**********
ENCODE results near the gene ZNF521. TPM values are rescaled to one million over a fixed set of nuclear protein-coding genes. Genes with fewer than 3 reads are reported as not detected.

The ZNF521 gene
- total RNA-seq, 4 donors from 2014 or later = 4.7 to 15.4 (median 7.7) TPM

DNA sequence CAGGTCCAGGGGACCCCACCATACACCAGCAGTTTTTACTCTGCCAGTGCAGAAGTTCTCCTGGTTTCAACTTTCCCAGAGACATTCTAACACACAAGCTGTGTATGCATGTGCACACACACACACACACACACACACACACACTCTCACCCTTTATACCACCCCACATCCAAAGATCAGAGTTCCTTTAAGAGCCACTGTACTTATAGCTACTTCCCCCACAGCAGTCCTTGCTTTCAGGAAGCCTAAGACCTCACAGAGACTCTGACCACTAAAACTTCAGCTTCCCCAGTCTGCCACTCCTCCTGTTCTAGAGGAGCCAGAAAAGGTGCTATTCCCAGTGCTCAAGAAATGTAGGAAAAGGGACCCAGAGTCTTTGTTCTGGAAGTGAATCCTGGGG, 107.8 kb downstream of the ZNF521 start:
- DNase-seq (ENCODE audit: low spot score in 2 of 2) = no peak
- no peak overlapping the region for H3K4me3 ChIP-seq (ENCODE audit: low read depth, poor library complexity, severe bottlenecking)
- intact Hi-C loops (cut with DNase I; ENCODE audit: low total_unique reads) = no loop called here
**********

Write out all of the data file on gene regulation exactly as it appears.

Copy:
ENCODE results near the gene ZNF521. TPM values are rescaled to one million over a fixed set of nuclear protein-coding genes. Genes with fewer than 3 reads are reported as not detected.

The ZNF521 gene
- total RNA-seq, 4 donors from 2014 or later = 4.7 to 15.4 (median 7.7) TPM

DNA sequence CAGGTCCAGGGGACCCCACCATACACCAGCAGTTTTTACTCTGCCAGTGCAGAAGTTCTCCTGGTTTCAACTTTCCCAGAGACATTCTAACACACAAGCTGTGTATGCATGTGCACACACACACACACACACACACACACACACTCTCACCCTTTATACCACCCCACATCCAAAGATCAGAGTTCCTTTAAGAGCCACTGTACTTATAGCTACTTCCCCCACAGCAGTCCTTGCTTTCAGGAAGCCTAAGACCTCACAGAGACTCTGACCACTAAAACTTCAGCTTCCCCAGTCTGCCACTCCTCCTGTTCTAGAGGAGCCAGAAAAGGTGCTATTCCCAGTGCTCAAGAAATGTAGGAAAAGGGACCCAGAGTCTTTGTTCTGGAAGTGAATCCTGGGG, 107.8 kb downstream of the ZNF521 start:
- DNase-seq (ENCODE audit: low spot score in 2 of 2) = no peak
- no peak overlapping the region for H3K4me3 ChIP-seq (ENCODE audit: low read depth, poor library complexity, severe bottlenecking)
- intact Hi-C loops (cut with DNase I; ENCODE audit: low total_unique reads) = no loop called here